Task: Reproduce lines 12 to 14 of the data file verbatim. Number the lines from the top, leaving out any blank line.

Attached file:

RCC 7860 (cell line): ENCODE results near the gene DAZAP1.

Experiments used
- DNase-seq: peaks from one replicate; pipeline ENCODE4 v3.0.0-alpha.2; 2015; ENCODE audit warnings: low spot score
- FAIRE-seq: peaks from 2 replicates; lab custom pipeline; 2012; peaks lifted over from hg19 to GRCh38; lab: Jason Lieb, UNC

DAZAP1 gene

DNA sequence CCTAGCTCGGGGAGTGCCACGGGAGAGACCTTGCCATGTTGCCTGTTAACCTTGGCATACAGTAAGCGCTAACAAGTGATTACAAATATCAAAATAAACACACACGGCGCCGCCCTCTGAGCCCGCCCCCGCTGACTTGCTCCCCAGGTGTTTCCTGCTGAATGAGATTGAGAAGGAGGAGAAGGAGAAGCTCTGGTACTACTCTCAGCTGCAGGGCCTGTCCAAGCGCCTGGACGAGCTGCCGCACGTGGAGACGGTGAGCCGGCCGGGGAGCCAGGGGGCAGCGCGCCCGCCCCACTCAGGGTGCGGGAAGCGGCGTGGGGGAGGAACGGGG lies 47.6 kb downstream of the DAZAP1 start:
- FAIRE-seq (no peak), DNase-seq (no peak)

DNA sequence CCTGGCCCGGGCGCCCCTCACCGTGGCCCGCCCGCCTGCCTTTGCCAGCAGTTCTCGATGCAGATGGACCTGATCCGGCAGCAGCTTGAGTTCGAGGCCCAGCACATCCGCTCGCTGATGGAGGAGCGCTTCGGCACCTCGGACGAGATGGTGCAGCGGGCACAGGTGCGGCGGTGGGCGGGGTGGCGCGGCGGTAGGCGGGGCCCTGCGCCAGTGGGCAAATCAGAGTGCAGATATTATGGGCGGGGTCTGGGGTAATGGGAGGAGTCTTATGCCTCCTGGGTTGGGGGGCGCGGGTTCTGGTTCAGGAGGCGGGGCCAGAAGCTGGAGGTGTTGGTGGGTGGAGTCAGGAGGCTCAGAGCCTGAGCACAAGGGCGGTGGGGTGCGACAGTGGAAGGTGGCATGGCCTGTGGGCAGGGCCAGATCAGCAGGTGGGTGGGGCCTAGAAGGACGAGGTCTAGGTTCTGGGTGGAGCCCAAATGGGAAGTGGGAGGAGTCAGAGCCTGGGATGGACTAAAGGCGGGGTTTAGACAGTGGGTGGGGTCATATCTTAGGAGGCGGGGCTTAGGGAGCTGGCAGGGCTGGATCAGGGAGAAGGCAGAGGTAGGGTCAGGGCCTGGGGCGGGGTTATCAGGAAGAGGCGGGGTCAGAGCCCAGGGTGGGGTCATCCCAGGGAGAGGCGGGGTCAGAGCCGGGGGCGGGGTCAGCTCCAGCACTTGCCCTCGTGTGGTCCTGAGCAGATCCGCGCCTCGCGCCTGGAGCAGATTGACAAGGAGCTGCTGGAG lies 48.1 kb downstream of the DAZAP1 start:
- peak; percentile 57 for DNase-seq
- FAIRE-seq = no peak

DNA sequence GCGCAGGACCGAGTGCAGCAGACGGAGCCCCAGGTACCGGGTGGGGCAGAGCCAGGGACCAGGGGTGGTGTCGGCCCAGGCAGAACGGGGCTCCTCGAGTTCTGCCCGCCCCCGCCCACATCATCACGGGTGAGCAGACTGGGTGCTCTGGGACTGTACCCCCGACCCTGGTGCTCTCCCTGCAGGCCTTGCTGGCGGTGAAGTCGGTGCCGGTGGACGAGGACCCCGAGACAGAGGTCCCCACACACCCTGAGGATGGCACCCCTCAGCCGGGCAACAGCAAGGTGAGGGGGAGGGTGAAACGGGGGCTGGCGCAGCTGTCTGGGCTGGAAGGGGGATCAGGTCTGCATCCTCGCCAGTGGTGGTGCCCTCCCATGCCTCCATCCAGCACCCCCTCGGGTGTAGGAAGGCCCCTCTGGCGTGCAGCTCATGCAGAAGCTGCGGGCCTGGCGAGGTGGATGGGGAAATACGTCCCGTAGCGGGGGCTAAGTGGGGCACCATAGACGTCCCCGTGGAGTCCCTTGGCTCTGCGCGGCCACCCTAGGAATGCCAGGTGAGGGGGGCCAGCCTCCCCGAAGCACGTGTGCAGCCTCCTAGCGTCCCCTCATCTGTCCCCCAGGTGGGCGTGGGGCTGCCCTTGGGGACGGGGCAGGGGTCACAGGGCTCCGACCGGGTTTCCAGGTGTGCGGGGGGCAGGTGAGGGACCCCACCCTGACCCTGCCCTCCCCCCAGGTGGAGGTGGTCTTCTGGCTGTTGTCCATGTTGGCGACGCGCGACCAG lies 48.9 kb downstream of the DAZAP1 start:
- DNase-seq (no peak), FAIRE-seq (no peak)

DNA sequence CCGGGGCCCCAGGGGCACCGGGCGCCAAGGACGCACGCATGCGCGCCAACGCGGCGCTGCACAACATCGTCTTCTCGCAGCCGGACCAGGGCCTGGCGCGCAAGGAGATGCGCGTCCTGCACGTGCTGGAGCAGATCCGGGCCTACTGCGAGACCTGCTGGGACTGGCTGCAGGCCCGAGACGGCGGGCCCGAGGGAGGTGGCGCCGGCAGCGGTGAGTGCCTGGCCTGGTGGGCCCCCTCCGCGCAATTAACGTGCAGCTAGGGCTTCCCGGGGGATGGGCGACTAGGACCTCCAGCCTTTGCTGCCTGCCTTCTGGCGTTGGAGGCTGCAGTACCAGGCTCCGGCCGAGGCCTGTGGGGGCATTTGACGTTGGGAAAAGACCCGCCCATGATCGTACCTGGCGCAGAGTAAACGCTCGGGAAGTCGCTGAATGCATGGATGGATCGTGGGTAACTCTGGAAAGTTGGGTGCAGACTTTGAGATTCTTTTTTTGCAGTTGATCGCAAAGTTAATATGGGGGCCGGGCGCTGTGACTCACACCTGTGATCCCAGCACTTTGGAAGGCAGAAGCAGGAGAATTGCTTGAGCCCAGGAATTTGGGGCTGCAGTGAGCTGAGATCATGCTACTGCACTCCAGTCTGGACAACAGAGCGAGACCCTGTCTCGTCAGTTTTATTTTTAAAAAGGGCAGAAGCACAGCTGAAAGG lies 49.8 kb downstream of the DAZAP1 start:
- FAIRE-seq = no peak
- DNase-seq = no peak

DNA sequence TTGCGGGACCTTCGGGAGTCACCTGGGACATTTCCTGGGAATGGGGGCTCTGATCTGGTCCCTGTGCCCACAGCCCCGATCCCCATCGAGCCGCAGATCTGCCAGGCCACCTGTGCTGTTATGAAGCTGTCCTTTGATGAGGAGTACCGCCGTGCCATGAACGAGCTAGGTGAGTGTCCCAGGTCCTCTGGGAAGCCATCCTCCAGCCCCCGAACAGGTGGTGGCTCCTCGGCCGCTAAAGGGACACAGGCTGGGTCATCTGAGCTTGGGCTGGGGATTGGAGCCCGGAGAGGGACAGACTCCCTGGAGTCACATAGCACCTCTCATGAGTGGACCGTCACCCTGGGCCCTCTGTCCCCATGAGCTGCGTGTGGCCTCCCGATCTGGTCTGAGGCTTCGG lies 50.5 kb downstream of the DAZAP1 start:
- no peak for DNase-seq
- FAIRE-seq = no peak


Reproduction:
- DNase-seq (no peak), FAIRE-seq (no peak)

DNA sequence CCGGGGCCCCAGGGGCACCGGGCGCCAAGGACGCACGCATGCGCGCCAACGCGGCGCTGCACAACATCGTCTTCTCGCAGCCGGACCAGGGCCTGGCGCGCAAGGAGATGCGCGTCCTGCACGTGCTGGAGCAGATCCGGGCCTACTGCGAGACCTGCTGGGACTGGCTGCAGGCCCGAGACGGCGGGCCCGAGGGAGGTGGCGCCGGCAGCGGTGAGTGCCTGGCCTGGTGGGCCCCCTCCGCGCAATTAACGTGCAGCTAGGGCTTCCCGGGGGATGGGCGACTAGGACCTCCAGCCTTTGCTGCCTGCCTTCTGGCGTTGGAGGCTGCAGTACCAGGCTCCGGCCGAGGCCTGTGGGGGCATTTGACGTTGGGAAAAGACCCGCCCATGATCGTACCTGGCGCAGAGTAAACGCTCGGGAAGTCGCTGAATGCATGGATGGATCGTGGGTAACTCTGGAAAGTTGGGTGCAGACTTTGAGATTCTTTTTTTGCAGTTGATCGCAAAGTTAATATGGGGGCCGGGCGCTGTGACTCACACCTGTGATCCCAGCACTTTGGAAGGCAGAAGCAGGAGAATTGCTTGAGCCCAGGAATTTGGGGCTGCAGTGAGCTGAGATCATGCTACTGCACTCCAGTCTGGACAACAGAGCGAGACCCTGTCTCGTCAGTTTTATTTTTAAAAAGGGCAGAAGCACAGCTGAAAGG lies 49.8 kb downstream of the DAZAP1 start:
- FAIRE-seq = no peak